April 28 1996 may seem a long time ago, but for some it will always be yesterday. We may remember reading their stories and swore we’d remember the names of the 35 people who died so cruelly at Port Arthur, but asked now, only one name comes to mind. Tom Holloway’s exquisite and harrowing Beyond the Neck: A Quartet on Loss and Violence is a personal reflection on his visiting Port Arthur and a delicate exploration of the lonely suffering following violent trauma.
Four fictional people visit Port Arthur today. There’s a teenager who lost her father in the massacre (Philippa Spicer), a tour guide who was there (Roger Oakley), a young mother on a bus trip (Emmaline Carroll) and a boy on a family drive (Marcus McKenzie). This brave and exciting writing and captures the communal pain of Port Arthur by moving away from the unfathomable enormity of the horror and telling four personal stories that started with violent trauma.
They narrate their stories in a four-part choral-like structure that deceptively offers safe distance, but really allows the hidden emotions to drive the work and seep into our hearts. Like a soprano, alto, tenor, bass score, each have solos and their moments of harmony soar, but it’s the disruption of their dissonant notes and changing rhythms that create the tension that demands the pain and relief of resolution.
Director Suzanne Chaundy conducts like a maestro. It’s a challenging text that could collapse into sentiment in the wrong hands, but by guiding the cast to hold their emotions close, Chaundy lets the grace notes of humour offer light and understanding without the easy comfort hope or the overwhelming fear of hopelessness. And the astonishing cast maintain this balance. Each suffer alone with their secrets, but it’s their constant awareness of each other and work as a quartet that makes it so powerful.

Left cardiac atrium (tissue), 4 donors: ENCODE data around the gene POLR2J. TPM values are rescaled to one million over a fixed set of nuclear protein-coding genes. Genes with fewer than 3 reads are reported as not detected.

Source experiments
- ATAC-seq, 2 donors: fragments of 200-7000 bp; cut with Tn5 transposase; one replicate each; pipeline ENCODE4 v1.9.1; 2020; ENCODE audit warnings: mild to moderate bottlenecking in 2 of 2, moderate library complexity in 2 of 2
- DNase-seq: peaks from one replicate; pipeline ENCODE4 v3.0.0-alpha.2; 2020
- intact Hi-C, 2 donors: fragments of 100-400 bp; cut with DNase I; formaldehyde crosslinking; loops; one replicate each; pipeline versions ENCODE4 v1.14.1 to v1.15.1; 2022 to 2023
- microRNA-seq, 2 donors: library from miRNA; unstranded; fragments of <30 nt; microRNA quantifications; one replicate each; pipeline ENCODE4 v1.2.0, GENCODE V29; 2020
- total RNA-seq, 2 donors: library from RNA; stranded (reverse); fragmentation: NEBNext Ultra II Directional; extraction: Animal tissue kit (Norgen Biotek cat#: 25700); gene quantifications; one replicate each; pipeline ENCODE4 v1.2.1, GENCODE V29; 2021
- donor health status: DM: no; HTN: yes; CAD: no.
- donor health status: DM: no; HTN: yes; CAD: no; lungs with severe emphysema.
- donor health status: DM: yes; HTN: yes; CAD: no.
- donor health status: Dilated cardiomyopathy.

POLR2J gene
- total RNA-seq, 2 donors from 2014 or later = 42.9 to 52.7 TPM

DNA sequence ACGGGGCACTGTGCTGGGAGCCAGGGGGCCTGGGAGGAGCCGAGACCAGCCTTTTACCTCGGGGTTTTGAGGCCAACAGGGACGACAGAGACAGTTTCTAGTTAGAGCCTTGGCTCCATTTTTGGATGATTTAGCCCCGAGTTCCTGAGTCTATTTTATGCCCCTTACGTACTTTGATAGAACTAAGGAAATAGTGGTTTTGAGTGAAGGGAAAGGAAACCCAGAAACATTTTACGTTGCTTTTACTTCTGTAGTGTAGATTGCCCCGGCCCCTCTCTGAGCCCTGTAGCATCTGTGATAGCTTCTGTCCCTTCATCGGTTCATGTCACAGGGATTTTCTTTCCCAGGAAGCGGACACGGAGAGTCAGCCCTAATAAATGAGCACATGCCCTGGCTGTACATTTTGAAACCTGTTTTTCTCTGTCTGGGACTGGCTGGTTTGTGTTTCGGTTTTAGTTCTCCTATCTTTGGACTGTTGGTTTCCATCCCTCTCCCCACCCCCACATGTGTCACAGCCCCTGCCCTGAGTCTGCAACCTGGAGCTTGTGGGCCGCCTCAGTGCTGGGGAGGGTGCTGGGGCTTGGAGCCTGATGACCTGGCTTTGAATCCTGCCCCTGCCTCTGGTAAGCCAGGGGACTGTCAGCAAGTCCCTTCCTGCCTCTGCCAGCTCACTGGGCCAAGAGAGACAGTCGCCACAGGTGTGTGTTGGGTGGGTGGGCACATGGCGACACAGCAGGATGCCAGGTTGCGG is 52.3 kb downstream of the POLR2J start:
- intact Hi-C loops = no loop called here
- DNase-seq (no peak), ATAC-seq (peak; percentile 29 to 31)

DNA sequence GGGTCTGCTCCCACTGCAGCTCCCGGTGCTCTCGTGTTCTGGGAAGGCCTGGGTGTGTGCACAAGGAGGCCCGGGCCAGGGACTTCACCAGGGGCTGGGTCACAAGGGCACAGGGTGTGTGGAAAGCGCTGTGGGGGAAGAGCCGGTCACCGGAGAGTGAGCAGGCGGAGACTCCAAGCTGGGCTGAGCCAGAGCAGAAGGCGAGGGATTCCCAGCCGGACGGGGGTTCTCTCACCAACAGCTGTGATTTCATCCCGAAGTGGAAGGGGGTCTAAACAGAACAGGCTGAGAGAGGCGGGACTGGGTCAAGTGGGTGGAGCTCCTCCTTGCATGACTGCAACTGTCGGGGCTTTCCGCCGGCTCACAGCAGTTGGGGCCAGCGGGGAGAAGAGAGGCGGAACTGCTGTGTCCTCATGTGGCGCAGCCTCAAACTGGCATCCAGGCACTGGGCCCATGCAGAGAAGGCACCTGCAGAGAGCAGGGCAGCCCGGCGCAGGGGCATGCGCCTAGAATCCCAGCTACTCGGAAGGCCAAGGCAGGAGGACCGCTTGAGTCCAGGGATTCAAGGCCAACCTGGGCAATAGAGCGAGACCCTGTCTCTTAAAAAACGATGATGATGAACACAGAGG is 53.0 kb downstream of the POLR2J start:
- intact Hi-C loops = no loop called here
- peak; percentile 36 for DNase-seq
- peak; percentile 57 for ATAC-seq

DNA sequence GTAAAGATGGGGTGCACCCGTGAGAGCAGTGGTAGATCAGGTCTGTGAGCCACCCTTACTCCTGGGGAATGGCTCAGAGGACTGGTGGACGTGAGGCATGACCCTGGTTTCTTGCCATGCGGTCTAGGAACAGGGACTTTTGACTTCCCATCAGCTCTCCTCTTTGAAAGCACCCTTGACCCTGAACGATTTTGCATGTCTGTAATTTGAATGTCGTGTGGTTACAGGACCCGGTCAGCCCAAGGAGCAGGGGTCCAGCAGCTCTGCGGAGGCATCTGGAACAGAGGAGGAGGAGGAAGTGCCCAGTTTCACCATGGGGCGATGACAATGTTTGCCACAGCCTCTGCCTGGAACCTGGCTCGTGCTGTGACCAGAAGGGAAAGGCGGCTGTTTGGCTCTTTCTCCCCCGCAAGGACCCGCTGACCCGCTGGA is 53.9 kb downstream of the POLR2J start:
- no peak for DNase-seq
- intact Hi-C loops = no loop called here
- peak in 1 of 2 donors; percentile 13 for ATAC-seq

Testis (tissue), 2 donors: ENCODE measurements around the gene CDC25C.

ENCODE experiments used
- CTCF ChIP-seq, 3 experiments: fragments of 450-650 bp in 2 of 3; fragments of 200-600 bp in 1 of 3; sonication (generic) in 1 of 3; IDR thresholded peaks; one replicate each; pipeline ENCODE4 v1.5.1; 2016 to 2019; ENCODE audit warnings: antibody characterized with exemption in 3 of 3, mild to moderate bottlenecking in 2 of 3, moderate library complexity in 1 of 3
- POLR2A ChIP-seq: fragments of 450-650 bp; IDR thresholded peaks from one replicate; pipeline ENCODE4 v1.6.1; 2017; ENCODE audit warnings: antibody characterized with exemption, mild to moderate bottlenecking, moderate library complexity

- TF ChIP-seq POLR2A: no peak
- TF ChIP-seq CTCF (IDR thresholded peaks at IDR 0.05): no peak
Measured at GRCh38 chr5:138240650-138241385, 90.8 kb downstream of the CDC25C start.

The chamber piece is completed with a design trio who create the world and underscore and highlight each story. Dayna Morrissey’s set looks like a gallery but makes us see deep into the Tasmanian wilderness, while Philip Mcleod’s sound and Richard Vabre’s lighting are so integrated with the emotion of the stories that it’s easy not to notice how good they are.
Beyond the Neck is beautiful and unmissable theatre told by artists who understand the responsibility of telling such resonating stories and it’s so wonderful to see Red Stitch Red Stitch working with Australian writers.